The Cowboys right edge defence is the worst in the NRL. No team has allowed more tries through any area of the field than the 52 North Queensland have leaked down their right side. Taylor knew that going into their Round 21 clash and picked them to pieces.

His match-sealing try in the 69th minute started to play out a lot earlier in the match.

A) Taylor throws a cut out pass to Corey Thompson on the left wing. He sees Kyle Feldt threaten to jam in on Brian Kelly before scrambling to the outside as the ball flies past him. Note Tom Dearden turned out and sliding before Taylor throws the pass too.

B) Taylor dummies and takes the line on himself, wrong-footing Dearden and turning him inside out.

C) Adding an extra pass across the field and a decoy at the three-in defender this time, the Cowboys defence compresses. Taylor knows Feldt has eyes for Kelly and sends a ball across the face of his centre.

This is Taylor at his best. Whether or not his rise in form and Fifita switching sides is a coincidence or not, the freedom at which Taylor is able to poke holes in the defence is working at the moment. He's playing for his next contract and it has been confirmed that other clubs are interested in his services. The Titans shouldn't rule out extending Taylor for another year or two, though.

The yardage game

Rugby league is a simple game for the most part. If you can win the middle and generate more go-forward than the opposition, you'll give yourself more opportunities to attack from favourable positions. Possession and momentum are even more important this year following the introduction of the six-again rule. 

The Titans have hovered around the middle of the pack to average 1,719 running metres per game this season. However, they have bumped that up to 1,822 running metres per game over the last five weeks.

They have the pieces to be a strong team through the middle. 

Tino Fa'asuamaleaui's 140 metres and Moeaki Fotuaika's 145 metres per game provide the Titans with strong carries while Jaimin Jolliffe is one of the most efficient bench forwards in the NRL averaging 101 metres per game.

Jarrod Wallace's ball-playing is still very much in the development stage, but he certainly isn't afraid to throw a pass. He is releasing the ball when returning kickoffs, acting as a ball-player on wide shifts and also tipping the ball onto those stronger ball-carriers at the line. Sam Lisone is playing a similar role. Remarkably, the 9-11 Titans are 7-5 in matches Lisone plays this season. 

While Corey Thompson doesn't generate a lot of yardage in exit sets, he still finds 167 metres per game. Greg Marzhew has taken on the responsibility in yardage sets to average 185 metres per game while Patrick Herbert and Brian Kelly both do their part to generate over 200 metres per game between them.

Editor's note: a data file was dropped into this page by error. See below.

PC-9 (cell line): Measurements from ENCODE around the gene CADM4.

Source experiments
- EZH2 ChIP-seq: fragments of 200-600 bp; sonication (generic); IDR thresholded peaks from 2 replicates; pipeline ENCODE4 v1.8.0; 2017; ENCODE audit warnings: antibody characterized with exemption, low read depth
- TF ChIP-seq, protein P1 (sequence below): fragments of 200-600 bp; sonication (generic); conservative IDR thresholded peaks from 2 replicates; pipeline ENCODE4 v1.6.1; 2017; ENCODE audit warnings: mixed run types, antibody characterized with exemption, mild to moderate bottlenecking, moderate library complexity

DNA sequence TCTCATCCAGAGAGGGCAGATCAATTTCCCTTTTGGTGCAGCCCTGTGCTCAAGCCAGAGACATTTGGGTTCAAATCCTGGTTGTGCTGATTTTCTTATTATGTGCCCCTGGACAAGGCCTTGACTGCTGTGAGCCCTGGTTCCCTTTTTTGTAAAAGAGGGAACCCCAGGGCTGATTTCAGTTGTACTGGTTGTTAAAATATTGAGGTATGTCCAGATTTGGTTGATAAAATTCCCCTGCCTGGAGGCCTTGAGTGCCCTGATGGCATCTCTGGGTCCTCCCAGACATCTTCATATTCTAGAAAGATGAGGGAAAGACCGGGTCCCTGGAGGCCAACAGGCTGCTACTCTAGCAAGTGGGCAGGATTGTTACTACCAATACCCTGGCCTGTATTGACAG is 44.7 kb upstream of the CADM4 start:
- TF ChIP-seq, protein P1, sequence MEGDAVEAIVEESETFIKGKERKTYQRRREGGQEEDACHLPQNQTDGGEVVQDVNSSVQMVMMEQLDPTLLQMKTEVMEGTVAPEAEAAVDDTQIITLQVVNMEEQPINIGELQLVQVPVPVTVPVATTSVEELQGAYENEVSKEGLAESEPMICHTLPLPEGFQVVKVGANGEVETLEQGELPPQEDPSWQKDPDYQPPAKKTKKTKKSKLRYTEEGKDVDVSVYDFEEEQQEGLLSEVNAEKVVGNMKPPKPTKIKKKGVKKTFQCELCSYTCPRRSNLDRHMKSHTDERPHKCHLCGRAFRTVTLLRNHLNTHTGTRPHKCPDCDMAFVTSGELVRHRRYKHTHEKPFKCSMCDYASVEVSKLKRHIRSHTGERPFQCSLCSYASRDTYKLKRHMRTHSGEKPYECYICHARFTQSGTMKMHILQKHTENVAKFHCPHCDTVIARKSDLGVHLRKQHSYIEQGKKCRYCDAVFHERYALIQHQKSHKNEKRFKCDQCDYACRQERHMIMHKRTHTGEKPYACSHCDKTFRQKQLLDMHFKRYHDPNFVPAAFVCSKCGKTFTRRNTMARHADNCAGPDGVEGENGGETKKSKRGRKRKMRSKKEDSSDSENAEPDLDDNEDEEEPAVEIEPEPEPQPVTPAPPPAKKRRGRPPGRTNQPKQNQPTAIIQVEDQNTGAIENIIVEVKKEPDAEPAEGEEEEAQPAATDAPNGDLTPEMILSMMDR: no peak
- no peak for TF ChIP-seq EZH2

If the Titans can stay healthy while Wallace, Lisone and Tyrone Peachey refine their ball-playing in the middle, the Titans have another level to reach in their yardage game as a likely finals run approaches.

Crystal Ball

The Titans took a rocky road to the Top 8 but are finally in possession of a finals spot through 21 rounds. 

While Justin Holbrook is now getting the best out of his Titans side, he needs to do more as they look to navigate the fourth-hardest remaining schedule of all 16 teams. The Rabbitohs make for their toughest test in over a month in Round 22 and there is no tougher test than the Storm in Round 23. Should the Titans drop back-to-back games, they will be in must-win mode when facing the Knights and Warriors across the last two rounds of the season.

Five teams are currently battling it out for two finals spots. Despite the difficult draw, the Stats Insider Futures Model marks the Titans as the most likely side to sneak in (63.5%) ahead of the Knights (60.5%), Raiders (47.3%), Sharks (20.6%) and Dragons (3.7%). 

It may come down to their Round 25 clash against the Warriors at Cbus Super Stadium - a ground in which the Warriors have won more games than they've lost - but 2021 is where the finals drought should end for the Titans.

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Jason Oliver

As far as Jason is concerned, there is no better time of year than March through June. An overlap of the NBA and NRL seasons offer up daily opportunities to find an edge and fund the ever-increasing number of sports streaming services he subscribes to. If there's an underdog worth taking in either code, he'll be on it.